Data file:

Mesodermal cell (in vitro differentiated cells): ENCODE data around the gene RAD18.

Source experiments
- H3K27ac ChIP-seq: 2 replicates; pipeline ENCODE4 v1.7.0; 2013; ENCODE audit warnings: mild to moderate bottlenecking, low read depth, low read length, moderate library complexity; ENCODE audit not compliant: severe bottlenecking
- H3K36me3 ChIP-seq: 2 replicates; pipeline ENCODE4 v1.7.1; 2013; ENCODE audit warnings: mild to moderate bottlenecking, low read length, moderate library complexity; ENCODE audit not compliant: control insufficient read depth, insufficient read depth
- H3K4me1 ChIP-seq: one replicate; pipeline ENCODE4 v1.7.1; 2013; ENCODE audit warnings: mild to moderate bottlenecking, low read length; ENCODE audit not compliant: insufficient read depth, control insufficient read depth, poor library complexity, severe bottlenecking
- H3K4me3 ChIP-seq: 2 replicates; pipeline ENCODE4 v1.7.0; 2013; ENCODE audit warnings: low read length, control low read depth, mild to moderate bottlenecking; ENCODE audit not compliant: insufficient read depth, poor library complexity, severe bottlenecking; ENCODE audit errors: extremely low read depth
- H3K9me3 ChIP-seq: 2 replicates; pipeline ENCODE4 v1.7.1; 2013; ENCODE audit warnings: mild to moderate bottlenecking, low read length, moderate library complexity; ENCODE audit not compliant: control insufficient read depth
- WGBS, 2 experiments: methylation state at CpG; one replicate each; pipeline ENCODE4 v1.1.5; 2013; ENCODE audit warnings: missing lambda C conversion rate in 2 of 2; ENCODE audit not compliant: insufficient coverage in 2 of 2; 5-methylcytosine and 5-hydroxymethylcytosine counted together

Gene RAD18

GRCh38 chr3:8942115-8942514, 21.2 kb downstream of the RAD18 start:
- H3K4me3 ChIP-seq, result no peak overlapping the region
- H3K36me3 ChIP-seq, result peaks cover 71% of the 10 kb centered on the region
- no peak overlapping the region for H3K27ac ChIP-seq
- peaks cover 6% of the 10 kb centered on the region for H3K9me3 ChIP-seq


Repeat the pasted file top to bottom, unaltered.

Mesodermal cell (in vitro differentiated cells): ENCODE data around the gene RAD18.

Source experiments
- H3K27ac ChIP-seq: 2 replicates; pipeline ENCODE4 v1.7.0; 2013; ENCODE audit warnings: mild to moderate bottlenecking, low read depth, low read length, moderate library complexity; ENCODE audit not compliant: severe bottlenecking
- H3K36me3 ChIP-seq: 2 replicates; pipeline ENCODE4 v1.7.1; 2013; ENCODE audit warnings: mild to moderate bottlenecking, low read length, moderate library complexity; ENCODE audit not compliant: control insufficient read depth, insufficient read depth
- H3K4me1 ChIP-seq: one replicate; pipeline ENCODE4 v1.7.1; 2013; ENCODE audit warnings: mild to moderate bottlenecking, low read length; ENCODE audit not compliant: insufficient read depth, control insufficient read depth, poor library complexity, severe bottlenecking
- H3K4me3 ChIP-seq: 2 replicates; pipeline ENCODE4 v1.7.0; 2013; ENCODE audit warnings: low read length, control low read depth, mild to moderate bottlenecking; ENCODE audit not compliant: insufficient read depth, poor library complexity, severe bottlenecking; ENCODE audit errors: extremely low read depth
- H3K9me3 ChIP-seq: 2 replicates; pipeline ENCODE4 v1.7.1; 2013; ENCODE audit warnings: mild to moderate bottlenecking, low read length, moderate library complexity; ENCODE audit not compliant: control insufficient read depth
- WGBS, 2 experiments: methylation state at CpG; one replicate each; pipeline ENCODE4 v1.1.5; 2013; ENCODE audit warnings: missing lambda C conversion rate in 2 of 2; ENCODE audit not compliant: insufficient coverage in 2 of 2; 5-methylcytosine and 5-hydroxymethylcytosine counted together

Gene RAD18

GRCh38 chr3:8942115-8942514, 21.2 kb downstream of the RAD18 start:
- H3K4me3 ChIP-seq, result no peak overlapping the region
- H3K36me3 ChIP-seq, result peaks cover 71% of the 10 kb centered on the region
- no peak overlapping the region for H3K27ac ChIP-seq
- peaks cover 6% of the 10 kb centered on the region for H3K9me3 ChIP-seq